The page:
Unexpected, unhealthy air makes its way to Sequoia and Kings Canyon National Parks

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If you plan to head to the mountains this weekend, you may be surprised to know that the air there is not always cleaner. (KFSN)

Visalia, like many others in the Valley, saw unhealthy air quality. But if you plan to head to the mountains this weekend, you may be surprised to know that the air there is not always cleaner.

It's peak ozone season, and believe it or not some of the highest local levels, and poorest air quality can be found in the national parks. If you go to Kings Canyon and Sequoia National Parks, you expect it to be a little cooler than the Valley below. Many also expect to breathe cleaner air in these higher elevations.

"I would think it would be better air quality up here, but I guess not," said Lynn Lancto, Massachusetts.

"They're going to put that in the top five easily. And when you come here, that's not always the case," said Annie Esperanza, Sequoia and Kings Canyon National Parks.

Friday was a red day on the air quality index at the park, meaning unhealthy for all. In fact, ozone levels here were higher than Visalia and about even with Fresno.

Ozone and particulate matter levels at the park are measured and recorded at the Ash Mountain Air Monitoring Site. Esperanza has been the air resources specialist there of more than 30 years. She said when an air EDDY is produced in the Valley, it becomes a collection point of pollutants from around California.

"And on warm uprising winds, and we're feeling it right now, that pollution is moving up the canyons and it moves quite easily into Sequoia and Kings Canyon."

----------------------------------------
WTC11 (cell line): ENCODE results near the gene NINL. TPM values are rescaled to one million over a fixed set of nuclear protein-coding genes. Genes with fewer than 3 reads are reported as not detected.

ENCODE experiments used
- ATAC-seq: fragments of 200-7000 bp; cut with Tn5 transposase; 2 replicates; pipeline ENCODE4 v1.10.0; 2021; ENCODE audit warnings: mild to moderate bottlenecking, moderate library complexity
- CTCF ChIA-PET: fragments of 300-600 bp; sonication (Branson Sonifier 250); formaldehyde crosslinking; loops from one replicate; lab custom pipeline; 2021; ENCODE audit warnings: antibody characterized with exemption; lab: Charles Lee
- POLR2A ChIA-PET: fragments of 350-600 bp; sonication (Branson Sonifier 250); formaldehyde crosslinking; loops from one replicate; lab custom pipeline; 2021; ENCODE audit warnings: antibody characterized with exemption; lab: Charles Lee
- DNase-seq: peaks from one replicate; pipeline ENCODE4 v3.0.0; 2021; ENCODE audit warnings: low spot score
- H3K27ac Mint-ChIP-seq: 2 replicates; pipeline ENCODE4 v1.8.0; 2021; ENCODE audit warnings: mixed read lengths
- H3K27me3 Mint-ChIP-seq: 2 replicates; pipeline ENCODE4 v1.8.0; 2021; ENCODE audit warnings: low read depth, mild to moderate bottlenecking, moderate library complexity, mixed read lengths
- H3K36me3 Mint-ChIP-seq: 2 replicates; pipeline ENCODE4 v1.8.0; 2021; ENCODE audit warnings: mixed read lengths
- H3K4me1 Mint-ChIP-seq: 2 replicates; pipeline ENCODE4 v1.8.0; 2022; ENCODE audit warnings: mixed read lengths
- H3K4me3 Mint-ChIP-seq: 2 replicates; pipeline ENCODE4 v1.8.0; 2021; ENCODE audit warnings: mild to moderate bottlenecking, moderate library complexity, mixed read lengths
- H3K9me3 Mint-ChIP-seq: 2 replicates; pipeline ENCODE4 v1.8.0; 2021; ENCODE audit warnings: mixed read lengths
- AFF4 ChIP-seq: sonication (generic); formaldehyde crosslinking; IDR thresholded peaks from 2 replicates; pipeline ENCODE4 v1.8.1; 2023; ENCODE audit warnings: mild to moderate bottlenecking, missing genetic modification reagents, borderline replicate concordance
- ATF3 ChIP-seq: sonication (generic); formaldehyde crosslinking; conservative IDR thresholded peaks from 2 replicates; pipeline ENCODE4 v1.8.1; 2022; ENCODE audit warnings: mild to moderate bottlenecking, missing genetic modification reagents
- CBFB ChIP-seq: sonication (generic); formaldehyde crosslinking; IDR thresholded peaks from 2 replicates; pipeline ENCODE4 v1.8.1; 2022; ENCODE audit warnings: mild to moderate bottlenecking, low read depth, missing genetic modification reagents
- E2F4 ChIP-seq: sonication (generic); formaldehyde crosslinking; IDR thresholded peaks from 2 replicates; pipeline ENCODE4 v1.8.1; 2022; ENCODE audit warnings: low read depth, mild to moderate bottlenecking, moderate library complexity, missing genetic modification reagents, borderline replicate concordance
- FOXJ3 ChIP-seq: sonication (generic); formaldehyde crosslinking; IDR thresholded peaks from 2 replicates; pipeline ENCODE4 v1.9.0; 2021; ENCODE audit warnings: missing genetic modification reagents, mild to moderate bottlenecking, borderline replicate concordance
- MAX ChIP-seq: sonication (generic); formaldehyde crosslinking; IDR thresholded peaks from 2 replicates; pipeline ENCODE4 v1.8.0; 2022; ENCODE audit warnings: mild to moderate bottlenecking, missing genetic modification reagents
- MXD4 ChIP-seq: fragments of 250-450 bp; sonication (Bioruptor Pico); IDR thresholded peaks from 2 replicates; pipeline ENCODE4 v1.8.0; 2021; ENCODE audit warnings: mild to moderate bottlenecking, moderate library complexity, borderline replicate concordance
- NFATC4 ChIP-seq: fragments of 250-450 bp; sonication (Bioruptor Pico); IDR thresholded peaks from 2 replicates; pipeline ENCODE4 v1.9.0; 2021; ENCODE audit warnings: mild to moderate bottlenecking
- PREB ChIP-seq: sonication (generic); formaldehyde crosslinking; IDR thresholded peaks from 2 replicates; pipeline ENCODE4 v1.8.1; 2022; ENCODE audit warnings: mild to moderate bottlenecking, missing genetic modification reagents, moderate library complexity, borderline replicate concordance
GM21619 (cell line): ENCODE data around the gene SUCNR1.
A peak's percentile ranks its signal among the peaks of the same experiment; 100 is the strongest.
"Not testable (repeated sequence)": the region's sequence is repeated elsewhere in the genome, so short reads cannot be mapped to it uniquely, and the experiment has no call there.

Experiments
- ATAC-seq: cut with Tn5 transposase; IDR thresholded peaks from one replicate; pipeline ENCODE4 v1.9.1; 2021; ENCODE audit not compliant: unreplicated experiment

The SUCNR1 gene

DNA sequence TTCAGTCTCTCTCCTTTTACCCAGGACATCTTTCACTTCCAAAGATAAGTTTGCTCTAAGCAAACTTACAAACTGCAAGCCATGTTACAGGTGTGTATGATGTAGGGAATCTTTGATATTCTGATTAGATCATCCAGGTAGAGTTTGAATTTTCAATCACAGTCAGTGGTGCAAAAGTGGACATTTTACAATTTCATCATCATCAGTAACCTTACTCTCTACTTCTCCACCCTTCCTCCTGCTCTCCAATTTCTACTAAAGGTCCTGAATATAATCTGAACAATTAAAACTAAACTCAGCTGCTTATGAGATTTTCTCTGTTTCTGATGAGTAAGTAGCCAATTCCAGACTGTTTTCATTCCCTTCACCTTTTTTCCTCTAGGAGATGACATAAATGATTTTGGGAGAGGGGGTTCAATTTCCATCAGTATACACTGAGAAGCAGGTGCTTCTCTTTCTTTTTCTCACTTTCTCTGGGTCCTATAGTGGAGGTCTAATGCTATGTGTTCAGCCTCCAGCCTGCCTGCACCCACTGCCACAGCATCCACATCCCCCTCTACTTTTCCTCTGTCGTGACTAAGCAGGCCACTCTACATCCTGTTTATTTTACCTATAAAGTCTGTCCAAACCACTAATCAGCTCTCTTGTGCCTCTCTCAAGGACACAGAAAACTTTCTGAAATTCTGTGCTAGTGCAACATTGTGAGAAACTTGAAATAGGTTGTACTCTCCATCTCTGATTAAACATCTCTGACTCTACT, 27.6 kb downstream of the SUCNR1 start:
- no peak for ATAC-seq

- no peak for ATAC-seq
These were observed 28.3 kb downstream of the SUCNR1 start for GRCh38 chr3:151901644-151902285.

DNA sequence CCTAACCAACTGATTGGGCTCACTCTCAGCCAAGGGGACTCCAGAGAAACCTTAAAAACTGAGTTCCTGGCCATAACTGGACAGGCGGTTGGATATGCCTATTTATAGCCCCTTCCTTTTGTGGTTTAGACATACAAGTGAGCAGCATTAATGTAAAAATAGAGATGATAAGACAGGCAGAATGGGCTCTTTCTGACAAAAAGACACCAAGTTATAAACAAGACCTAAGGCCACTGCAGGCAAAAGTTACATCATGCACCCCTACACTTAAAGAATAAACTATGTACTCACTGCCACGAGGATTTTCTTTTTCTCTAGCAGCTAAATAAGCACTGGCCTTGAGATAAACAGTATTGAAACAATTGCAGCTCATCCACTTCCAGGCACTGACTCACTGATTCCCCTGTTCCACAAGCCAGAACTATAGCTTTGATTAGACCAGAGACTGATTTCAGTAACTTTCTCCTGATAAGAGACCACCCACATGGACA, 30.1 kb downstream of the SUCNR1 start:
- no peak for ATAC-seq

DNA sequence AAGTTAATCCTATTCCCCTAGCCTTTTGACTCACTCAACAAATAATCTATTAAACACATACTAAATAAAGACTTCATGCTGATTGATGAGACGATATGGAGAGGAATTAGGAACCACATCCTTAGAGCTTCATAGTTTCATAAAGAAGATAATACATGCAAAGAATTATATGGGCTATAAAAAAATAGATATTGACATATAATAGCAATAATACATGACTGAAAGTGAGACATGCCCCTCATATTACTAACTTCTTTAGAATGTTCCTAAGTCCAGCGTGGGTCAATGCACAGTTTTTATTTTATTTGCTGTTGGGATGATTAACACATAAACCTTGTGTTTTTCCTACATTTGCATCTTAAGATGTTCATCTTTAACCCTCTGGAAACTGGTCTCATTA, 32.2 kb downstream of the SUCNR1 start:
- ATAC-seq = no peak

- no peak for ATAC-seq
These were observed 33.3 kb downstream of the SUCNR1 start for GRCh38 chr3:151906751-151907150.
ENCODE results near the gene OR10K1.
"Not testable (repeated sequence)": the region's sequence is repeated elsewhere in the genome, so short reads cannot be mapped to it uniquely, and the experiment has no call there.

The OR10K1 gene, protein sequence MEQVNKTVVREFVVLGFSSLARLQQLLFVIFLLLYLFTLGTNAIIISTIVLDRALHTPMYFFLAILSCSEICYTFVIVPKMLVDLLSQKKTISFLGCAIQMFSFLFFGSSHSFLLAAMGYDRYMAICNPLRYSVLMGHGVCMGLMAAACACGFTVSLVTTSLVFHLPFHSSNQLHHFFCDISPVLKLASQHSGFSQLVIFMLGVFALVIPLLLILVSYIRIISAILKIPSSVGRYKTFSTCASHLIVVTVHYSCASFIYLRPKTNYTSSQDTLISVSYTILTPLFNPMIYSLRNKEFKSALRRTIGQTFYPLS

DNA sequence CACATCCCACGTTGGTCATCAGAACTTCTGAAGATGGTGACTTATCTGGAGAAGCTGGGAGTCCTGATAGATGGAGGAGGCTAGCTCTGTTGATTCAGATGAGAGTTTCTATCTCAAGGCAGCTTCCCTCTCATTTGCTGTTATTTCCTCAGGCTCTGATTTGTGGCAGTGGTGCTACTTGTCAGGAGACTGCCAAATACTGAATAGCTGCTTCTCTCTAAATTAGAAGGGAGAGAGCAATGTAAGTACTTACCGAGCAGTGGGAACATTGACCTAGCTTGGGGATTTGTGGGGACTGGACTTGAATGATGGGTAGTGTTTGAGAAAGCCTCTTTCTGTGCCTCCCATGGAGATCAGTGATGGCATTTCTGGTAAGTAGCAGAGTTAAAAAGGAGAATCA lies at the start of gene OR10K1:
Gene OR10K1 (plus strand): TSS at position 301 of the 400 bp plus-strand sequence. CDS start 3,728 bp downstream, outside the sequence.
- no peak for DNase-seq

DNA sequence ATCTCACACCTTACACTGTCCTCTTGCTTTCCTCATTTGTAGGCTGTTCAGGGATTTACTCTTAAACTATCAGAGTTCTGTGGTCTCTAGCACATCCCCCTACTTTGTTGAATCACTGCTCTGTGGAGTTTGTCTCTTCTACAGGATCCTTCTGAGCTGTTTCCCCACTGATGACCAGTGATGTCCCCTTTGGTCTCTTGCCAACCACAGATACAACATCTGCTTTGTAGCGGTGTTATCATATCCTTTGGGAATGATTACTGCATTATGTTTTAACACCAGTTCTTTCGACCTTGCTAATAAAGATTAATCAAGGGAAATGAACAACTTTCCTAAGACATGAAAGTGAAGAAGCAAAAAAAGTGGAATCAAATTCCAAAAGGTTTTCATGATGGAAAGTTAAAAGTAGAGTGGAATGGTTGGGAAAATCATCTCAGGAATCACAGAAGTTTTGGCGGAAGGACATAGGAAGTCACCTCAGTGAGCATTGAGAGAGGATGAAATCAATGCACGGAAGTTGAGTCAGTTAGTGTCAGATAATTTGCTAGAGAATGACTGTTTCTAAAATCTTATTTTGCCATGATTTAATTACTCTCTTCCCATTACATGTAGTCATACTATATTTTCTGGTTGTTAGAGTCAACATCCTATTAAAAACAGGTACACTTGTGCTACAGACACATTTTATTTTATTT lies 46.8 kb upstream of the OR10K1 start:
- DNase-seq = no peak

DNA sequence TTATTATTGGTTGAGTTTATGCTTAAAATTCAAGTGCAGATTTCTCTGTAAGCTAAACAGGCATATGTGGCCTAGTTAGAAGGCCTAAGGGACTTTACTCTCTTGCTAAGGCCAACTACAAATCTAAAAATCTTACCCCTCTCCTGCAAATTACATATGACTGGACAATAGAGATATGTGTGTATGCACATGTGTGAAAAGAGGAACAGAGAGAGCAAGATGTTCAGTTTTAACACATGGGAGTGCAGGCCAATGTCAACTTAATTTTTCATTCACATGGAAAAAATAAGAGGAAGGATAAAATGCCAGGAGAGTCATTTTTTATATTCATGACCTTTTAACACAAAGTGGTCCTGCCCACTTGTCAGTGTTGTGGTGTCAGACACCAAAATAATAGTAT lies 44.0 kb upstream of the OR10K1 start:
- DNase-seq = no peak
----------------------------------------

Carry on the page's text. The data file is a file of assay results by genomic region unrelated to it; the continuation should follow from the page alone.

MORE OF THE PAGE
She said high heat, sunlight, and human activities from agriculture to autos, all factor into high ozone levels. Wildfires also contribute to overall air pollution in the valley and the mountains.

"We're advising people to stay inside, stay in an air-conditioned environment that helps filter out the smoke. If you have to be outside, maybe you work outside, try to take it easy, drink lots of water and of course talk to your doctor if you think you're having any health impact from the air pollution out there," said Jaime Holt, Valley Air District .

Valley air officials advise against visiting the park if it's in the red. But for those who go anyway's, they may get some simple advice.

"The things they do hundreds or thousands of miles away makes a difference in these parks," said Esperanza.

Of all the National Parks, Sequoia and Kings Canyon rank number one in terms of ozone pollution.
Related Topics:
healthheatheat waveair qualitynational park servicesequoia national forestSequoia National ParkKings Canyon National Park
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